That’s the question The Economist is asking this week. “House prices have been growing at a breakneck pace in many developed countries. This has encouraged householders to keep spending even during the global slowdown. But now that housing markets are looking soft, consumers may be forced to retrench,” Bagehot’s bible says here .

The Economist’s article starts by looking at the US, but soon declares that risky housing investment is “not just an American folly… while America’s ratio of house prices to rents is 32% higher than its average value from 1975 to 2000, by that metric houses are even more overvalued elsewhere: by at least 60% in Britain, Australia and Spain.”

It’s got a warning: “An IMF study on asset bubbles estimates that 40% of housing booms are followed by housing busts”. That IMF report is here – and it’s chokka with good analyses of booms and busts, like this.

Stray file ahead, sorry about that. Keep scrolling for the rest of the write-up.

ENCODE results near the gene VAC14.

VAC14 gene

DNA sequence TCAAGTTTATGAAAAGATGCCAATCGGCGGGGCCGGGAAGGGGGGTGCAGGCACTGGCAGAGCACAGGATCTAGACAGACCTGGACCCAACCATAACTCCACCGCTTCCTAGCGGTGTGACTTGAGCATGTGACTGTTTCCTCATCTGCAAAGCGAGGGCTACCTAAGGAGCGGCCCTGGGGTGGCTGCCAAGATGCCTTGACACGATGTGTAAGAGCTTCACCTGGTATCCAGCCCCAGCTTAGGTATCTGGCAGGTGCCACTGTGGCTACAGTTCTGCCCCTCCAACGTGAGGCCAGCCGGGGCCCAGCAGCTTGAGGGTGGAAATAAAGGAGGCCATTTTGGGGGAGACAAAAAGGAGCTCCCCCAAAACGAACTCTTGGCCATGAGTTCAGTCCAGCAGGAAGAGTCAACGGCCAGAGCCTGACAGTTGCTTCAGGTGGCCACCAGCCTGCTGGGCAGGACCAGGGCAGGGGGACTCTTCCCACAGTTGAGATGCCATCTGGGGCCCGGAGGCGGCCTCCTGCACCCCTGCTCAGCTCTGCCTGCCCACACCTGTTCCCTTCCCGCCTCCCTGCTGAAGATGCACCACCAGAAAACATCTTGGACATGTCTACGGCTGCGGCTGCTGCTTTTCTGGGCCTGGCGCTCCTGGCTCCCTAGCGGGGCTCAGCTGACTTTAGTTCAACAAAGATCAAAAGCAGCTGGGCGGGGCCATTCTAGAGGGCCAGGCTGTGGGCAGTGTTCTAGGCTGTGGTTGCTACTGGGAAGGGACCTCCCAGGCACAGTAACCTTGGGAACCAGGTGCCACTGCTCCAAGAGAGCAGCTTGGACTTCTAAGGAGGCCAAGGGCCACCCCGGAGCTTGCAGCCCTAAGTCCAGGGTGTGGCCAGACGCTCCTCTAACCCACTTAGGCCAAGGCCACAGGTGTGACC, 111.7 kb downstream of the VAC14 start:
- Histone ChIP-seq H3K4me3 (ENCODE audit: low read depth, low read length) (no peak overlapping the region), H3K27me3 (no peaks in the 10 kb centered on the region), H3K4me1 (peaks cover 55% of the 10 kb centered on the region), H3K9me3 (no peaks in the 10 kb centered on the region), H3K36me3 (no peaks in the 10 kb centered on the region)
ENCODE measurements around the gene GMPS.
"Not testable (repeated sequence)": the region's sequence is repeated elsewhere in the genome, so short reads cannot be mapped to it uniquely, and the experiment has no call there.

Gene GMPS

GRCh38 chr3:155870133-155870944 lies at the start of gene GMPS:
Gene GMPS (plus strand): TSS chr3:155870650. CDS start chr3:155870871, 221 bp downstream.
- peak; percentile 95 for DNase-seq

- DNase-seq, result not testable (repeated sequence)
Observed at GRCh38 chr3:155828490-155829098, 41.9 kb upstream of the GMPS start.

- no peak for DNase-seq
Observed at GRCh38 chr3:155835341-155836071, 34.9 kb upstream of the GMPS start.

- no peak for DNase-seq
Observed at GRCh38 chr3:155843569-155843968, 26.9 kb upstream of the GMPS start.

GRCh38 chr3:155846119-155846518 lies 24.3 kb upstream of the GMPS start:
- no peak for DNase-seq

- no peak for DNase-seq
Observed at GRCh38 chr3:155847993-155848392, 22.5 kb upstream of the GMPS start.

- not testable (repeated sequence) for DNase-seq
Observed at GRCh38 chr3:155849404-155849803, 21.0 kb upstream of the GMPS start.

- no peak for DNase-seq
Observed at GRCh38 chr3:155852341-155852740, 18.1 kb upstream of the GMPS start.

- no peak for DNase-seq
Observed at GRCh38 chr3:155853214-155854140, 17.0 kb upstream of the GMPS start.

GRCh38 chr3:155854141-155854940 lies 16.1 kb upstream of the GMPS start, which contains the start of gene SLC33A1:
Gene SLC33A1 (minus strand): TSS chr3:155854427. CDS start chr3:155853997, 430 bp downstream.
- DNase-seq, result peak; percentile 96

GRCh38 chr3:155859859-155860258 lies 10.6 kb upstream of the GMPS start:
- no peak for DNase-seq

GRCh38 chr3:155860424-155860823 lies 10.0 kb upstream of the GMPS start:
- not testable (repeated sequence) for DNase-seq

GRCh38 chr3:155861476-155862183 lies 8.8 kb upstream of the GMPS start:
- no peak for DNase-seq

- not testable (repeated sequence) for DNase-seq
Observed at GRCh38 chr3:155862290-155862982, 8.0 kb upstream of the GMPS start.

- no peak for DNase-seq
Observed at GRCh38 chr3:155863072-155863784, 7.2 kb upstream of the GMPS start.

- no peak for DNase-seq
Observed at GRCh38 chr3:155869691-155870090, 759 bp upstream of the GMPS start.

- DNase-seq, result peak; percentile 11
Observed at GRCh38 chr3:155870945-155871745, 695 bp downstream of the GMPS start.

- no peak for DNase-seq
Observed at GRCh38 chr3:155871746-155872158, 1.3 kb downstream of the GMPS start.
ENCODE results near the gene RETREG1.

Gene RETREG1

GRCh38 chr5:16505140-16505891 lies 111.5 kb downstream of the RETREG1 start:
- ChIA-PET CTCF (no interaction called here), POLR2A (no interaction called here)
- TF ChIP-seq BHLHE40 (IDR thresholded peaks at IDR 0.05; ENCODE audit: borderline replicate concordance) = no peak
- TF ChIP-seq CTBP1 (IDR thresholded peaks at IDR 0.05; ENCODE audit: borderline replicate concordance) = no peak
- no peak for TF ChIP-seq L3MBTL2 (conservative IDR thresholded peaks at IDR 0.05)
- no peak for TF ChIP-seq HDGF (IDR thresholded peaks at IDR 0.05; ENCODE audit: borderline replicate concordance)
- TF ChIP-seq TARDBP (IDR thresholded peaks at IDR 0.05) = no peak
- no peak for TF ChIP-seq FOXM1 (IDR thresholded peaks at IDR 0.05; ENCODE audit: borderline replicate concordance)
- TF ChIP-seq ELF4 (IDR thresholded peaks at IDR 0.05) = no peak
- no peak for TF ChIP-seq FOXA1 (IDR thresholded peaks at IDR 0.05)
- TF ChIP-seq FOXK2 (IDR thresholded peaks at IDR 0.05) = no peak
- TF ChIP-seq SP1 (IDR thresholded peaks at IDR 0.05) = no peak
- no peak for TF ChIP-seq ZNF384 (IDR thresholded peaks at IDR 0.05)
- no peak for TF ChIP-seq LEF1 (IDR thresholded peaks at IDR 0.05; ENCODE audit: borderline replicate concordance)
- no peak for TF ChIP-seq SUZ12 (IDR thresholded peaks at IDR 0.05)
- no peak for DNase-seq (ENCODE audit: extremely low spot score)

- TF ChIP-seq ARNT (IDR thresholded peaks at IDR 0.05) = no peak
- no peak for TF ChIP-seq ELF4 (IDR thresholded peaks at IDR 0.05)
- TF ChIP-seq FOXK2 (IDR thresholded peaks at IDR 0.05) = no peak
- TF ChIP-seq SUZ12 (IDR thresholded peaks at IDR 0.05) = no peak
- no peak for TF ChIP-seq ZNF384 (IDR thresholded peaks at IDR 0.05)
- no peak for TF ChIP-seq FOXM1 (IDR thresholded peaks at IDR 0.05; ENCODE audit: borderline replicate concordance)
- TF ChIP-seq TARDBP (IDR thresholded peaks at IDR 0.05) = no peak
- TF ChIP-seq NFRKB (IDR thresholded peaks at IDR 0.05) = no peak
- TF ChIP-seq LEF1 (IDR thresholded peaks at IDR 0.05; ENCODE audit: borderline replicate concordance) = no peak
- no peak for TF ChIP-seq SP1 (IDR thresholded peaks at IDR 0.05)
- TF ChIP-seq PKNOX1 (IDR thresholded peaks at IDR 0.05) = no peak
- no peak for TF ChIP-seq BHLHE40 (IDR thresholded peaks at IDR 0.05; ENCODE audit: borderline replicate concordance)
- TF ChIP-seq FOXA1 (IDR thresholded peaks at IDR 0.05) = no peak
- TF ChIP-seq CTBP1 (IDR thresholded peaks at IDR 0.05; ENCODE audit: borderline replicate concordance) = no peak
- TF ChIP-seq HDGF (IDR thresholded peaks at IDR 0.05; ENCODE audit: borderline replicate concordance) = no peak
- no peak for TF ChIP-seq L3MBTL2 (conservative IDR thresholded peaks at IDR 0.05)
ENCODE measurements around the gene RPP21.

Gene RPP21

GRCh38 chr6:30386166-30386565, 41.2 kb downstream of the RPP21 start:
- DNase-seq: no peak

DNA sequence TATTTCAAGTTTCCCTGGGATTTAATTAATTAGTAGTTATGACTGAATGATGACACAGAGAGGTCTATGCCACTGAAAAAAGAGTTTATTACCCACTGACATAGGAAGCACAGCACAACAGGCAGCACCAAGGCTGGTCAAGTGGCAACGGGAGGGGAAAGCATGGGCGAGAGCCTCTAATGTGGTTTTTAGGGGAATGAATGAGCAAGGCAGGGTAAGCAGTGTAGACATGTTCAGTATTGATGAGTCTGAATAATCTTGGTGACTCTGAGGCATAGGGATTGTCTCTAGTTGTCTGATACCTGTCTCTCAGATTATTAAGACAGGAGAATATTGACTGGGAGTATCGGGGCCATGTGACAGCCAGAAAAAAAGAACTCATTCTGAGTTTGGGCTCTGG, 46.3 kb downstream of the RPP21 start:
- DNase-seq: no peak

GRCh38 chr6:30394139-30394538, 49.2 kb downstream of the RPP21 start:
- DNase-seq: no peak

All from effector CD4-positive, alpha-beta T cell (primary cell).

“Housing price crashes differ from equity price busts also in three other important dimensions. First, the price corrections during housing price busts averaged 30%, reflecting the lower volatility of housing prices and the lower liquidity in housing markets. Second, housing price crashes lasted about four years, about 1 1/2 years longer than equity price busts. Third, the association between booms and busts was stronger for housing than for equity prices. The implied probability of a housing price boom being followed by a bust in the sample is about 40%. Housing and equity price busts have, however, one important feature in common. During the 1970s to the 1990s, they generally coincided or overlapped with recessions.”

More to think about over the long weekend and in the lead-up to Budget.

Peter Fray

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